Landslides, in and of themselves, constitute a major geologic hazard. They are widespread, result in $1-2 billion in damages and cause more than 25 fatalities each year. Landslides are frequently triggered by strong ground motions. They are an important secondary earthquake hazard.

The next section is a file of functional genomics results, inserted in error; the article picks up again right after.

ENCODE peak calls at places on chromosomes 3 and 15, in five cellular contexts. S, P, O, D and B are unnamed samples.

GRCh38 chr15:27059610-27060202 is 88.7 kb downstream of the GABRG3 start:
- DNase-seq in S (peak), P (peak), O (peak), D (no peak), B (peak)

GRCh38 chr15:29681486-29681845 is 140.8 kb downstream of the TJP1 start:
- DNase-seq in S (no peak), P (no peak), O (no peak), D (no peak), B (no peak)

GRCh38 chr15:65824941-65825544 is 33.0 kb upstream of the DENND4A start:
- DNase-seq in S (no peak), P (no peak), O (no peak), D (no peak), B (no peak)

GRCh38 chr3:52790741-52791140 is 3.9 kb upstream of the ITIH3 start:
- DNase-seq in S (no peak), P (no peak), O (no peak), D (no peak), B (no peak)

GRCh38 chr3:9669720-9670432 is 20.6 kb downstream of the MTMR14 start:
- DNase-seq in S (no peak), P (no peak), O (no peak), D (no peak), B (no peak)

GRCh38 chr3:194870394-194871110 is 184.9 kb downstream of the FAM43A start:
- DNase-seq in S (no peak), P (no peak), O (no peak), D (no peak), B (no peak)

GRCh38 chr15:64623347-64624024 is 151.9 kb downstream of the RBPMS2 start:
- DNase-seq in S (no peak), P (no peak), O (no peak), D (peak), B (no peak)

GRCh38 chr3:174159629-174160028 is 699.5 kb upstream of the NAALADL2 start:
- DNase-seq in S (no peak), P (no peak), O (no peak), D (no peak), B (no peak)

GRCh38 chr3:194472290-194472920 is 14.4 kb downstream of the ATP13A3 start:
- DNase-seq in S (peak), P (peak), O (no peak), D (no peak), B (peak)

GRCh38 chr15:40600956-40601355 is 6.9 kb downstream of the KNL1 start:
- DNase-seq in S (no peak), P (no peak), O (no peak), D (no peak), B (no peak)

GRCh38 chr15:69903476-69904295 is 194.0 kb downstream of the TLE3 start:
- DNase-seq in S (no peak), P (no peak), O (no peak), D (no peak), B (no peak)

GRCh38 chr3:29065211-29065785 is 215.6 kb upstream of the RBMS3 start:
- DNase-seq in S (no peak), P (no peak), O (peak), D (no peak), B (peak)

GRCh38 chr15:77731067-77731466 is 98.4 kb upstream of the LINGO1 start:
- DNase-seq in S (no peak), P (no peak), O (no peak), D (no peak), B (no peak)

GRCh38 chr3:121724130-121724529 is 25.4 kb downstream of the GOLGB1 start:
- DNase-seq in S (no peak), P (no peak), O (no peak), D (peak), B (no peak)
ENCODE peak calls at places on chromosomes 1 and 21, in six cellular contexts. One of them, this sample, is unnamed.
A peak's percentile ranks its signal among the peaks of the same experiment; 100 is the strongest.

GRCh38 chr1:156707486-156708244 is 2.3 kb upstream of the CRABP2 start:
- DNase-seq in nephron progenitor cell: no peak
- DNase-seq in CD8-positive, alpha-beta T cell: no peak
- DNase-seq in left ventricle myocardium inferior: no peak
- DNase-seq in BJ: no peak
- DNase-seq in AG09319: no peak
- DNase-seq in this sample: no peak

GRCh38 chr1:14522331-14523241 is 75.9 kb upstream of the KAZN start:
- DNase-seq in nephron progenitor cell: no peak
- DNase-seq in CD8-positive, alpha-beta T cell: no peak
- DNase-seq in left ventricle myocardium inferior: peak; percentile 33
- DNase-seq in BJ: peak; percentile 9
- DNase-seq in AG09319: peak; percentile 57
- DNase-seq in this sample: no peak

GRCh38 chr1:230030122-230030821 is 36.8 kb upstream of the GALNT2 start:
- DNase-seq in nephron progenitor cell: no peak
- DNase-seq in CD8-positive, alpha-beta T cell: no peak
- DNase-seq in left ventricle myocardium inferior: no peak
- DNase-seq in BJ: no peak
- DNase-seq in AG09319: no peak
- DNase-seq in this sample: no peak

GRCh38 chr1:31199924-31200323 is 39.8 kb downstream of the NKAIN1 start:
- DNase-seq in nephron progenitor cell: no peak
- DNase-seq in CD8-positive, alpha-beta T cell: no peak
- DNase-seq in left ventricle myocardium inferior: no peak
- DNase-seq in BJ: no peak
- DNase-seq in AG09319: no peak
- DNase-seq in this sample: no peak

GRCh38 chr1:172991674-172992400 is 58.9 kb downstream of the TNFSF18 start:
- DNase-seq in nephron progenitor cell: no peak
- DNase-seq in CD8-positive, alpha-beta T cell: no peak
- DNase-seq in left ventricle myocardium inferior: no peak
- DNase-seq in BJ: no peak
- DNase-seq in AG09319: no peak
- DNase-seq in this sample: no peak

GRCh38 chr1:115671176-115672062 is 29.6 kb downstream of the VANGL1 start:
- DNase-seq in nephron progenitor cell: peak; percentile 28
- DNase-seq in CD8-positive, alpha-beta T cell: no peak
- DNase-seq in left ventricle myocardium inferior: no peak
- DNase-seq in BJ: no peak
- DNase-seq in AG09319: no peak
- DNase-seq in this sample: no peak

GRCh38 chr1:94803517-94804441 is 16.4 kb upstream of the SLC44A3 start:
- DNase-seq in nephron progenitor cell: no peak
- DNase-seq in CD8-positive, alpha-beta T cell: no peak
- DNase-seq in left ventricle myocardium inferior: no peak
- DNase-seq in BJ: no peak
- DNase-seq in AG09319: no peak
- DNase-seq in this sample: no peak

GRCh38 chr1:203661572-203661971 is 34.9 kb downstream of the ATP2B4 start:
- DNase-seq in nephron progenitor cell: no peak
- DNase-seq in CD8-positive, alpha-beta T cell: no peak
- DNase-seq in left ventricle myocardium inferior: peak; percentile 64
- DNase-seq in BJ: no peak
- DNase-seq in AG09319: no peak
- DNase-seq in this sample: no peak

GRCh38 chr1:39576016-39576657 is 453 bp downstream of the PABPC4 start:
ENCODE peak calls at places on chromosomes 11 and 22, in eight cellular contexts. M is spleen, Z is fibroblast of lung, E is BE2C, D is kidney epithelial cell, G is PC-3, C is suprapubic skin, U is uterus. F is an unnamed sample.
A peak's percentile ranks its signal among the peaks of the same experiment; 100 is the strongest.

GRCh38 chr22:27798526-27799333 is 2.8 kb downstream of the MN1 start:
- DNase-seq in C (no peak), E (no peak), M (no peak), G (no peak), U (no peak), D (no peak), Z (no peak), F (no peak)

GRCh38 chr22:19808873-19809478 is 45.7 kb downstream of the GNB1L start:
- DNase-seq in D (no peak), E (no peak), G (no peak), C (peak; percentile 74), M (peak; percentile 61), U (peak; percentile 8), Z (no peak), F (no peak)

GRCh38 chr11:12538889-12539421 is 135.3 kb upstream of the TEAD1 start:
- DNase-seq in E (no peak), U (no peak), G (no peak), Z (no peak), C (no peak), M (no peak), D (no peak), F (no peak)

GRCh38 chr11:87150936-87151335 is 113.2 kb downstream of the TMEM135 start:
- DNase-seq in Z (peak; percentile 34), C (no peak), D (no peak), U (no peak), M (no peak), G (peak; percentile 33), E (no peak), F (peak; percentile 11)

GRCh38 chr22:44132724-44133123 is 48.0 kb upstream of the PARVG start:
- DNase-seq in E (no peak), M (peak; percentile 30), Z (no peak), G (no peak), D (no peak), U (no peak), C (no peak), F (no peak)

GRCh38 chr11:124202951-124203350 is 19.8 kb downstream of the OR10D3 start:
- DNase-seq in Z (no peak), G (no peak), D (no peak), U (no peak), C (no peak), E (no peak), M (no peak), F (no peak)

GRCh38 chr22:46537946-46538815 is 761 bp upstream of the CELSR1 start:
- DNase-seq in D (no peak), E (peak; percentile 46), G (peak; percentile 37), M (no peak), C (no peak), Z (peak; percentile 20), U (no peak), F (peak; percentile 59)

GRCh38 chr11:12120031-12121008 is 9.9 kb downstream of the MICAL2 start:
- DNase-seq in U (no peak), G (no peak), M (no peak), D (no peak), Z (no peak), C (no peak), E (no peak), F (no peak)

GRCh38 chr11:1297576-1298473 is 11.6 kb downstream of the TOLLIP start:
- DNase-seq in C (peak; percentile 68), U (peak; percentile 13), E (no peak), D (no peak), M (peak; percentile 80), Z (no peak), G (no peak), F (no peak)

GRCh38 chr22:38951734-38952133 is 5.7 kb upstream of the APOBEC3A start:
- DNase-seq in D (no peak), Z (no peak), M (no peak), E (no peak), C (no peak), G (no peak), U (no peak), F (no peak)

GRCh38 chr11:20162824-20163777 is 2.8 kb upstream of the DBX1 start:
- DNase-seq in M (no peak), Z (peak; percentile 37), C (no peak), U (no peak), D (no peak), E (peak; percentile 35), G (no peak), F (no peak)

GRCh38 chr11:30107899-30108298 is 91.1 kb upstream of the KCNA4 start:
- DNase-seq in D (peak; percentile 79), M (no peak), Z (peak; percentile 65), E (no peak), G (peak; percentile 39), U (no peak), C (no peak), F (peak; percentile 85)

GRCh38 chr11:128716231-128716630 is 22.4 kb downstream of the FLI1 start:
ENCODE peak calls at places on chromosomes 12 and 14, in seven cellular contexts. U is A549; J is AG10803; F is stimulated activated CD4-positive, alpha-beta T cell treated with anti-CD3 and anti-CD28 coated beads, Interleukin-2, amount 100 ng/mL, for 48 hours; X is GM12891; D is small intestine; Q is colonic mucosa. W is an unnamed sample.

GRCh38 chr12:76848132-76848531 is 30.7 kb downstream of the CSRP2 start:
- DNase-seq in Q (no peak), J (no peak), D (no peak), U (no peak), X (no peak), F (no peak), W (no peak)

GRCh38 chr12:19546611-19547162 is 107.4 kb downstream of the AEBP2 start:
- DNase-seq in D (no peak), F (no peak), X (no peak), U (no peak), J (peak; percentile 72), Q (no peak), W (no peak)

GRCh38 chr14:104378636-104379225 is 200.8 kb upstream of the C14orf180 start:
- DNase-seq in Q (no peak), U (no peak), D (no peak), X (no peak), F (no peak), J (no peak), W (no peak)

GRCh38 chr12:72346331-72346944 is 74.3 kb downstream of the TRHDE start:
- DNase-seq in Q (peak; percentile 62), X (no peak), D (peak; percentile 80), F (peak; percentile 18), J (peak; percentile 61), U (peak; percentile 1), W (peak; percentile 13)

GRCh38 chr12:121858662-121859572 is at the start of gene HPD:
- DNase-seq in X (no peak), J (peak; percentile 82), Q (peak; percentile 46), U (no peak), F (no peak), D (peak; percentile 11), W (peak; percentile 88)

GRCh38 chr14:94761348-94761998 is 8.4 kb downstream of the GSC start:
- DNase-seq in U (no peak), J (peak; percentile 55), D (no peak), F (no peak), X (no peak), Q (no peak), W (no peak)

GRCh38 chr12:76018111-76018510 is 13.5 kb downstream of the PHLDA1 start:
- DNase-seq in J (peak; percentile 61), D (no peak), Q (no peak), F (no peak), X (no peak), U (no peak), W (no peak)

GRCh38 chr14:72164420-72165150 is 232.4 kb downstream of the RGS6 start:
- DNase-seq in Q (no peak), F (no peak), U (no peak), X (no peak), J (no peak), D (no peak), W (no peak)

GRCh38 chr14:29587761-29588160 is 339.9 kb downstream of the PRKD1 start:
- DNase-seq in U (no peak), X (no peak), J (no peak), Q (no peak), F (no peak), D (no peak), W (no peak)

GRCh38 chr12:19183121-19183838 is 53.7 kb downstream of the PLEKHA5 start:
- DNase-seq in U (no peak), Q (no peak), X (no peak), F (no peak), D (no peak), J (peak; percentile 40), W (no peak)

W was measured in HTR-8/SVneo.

Earthquake liquefaction, often referred to simply as liquefaction, is the process by which saturated, unconsolidated soil or sand is converted into a suspension during an earthquake. The effect on structures and buildings can be devastating, and is a major contributor to urban seismic risk.